A member of the American Legion Auxiliary Unit for 43 years, she has held the offices of secretary, president and chaplain. She belongs to the Sealy Business and Professional Women's Club, the Sealy Area Historical Society, the Austin County Unit of the American Cancer Society, the Greater Sealy Area Chamber of Commerce and the Stephen F. Austin Park Association.
Wilma was recognized by the B&PW Club as woman of the year in 1983. The Austin County Soil and Water Conservation District honored her with a professional journalism award in 1989; and the Austin County Bar Association presented her with the Liberty Bell Award. The presentation was made by noted attorney Racehorse Haynes of Houston. She has received recognition by the Sealy Rotary Club, Lions Club and the Knights of Columbus.
Upon her 50th year in the newspaper business, a banquet in Wilma's honor was held, with 440 people crowded into a hall that holds 400. The proceeds went to start a scholarship for a local high school student wishing to pursue a journalism career. Nov. 13, 1991 was declared Wilma Petrusek Day by the County Commissioners.
"Although she has completed more than 50 years of service, she shows no signs of slowing down," Grimes said.
"She still works full-time and not a meeting, banquet or community function happens without Wilma in attendance with her camera and notebook."
Wilma, the daughter of the late Charles and Mathilda (Maresh) Petrusek, says journalism has been her first love. Her church and community have been her outside interests. She says God has truly blessed her.
James R. "Buddy" Yoder had chalked up 58 years in the newspaper business before he sold The Weimar Mercury earlier this year. The Mercury had been in the Yoder family for 80 years.
Buddy's father, R.H. Yoder, bought The Mercury in 1913. Buddy was 13 when he started working at the newspaper in 1935.
He graduated from the University of Texas at Austin in 1943 and served in the U.S. Marine Corps for three years.
During World War II, Buddy provided courtesy copies of The Mercury to servicemen and women from his community. He also maintained a bulletin board in his office with names and addresses of military personnel from the Weimar community. Buddy served in the Pacific Theater of Operations and attained the rank of captain before he was discharged. After the war, he helped plan and build Veteran's Memorial Hall in Weimar.
Buddy and his wife, Grace, were married in April 1944.
In 1946, Buddy joined his father as editor and publisher of The Mercury. That partnership continued for 15 years, until R.H. retired in 1961. Then, Buddy and Grace bought R.H.'s half-interest in the newspaper.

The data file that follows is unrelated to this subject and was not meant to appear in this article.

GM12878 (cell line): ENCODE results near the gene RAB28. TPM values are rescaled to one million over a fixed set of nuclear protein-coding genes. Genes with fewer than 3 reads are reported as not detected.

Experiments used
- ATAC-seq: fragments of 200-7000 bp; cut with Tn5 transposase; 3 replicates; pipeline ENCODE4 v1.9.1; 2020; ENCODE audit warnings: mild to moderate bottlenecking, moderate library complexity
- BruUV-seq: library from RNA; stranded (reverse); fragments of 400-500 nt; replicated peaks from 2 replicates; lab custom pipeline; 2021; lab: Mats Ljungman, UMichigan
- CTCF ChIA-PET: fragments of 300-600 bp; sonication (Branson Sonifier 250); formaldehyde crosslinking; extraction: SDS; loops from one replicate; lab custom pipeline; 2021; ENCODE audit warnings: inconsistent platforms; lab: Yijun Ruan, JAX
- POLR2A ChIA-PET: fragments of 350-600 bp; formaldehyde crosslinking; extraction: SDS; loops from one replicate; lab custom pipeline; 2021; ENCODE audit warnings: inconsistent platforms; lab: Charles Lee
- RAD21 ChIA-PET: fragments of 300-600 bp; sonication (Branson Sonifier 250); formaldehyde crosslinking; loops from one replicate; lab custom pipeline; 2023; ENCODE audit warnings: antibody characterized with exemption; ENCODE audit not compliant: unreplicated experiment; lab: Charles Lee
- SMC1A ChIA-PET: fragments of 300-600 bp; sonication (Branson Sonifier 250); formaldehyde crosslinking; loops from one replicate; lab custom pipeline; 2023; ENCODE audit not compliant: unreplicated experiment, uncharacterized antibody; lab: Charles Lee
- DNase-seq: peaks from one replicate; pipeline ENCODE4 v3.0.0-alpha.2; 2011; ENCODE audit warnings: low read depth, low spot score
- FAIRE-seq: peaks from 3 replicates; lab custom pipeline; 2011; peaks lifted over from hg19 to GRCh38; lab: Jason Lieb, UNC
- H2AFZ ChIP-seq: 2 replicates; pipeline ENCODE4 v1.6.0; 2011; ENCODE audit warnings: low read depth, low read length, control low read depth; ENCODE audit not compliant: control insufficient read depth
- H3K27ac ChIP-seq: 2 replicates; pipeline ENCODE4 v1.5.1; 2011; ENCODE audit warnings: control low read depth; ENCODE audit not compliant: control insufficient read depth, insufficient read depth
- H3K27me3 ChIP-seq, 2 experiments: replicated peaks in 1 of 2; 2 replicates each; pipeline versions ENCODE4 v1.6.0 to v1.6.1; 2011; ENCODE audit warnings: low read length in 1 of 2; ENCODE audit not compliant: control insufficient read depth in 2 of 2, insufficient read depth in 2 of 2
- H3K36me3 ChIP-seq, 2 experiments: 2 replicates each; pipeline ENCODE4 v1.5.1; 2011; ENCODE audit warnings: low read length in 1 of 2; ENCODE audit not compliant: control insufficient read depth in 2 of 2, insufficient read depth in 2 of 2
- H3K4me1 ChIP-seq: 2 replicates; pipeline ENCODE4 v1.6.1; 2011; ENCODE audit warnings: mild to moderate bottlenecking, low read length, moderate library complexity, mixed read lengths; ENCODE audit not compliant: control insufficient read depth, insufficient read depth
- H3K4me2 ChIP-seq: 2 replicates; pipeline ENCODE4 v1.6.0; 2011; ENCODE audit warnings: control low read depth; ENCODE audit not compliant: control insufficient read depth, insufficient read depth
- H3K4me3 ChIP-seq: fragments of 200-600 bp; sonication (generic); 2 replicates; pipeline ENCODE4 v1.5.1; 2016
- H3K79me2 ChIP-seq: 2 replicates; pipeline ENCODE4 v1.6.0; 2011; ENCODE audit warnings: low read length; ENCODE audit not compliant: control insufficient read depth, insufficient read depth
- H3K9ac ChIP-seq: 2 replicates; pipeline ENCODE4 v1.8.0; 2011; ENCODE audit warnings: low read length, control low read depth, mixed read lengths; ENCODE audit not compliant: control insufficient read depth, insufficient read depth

Weimar has benefited from Buddy's energy and community spirit for years. He was a member of the Weimar City Council for 24 years, president and secretary of Weimar United Church of Christ and scoutmaster of the Weimar Boy Scout Troop. He is a long-standing member and former post commander of the American Legion.
Buddy is a member and past president of the Rotary Club, Chamber of Commerce, and Weimar Parent Teachers Association. He was presented a plaque by the Weimar Independent School District Board of Education for 50 years of covering school events and promoting community spirit.
Grace Yoder, a Schulenburg native, worked side-by-side with her husband, James R. "Buddy" Yoder, during his many years as editor and publisher of The Weimar Mercury. She is a Schulenburg High School and University of Texas graduate.
Buddy and Grace were married April 8, 1944.
She was a nursing assistant at Camp Swift, Texas, and at the U.S. Marine Corps base at Quantico, Va., during World War II.
Grace, like Buddy, devoted much of her time and energy to the people of Weimar, serving in church, community and civic organizations.
Grace is a sustaining member of Pink Ladies at Colorado Fayette Memorial Hospital. She is a former Girl Scout and Brownie leader and Cub Scout den mother; a member and officer of Weimar Women's Club for 34 years; and a choir member, Sunday school teacher, church officer and Women's Guild member and officer at Weimar Church of Christ.
She is a sixth-generation Texan and was an active member of Daughters of the Republic of Texas. She served as president for four years.
The Yoders have two children and four grandchildren. Their daughter, Karen, is married to U.S. Army Major Roger L. Williamson, who is stationed in Korea. Eric, 18, and Stephen, 16, are their sons.
Their son, Dr. Kenneth Yoder, is a surgeon in Tucson, Ariz. He and his wife, Kathy, have a son, Dustin, 10, and a daughter, Kristen, 8.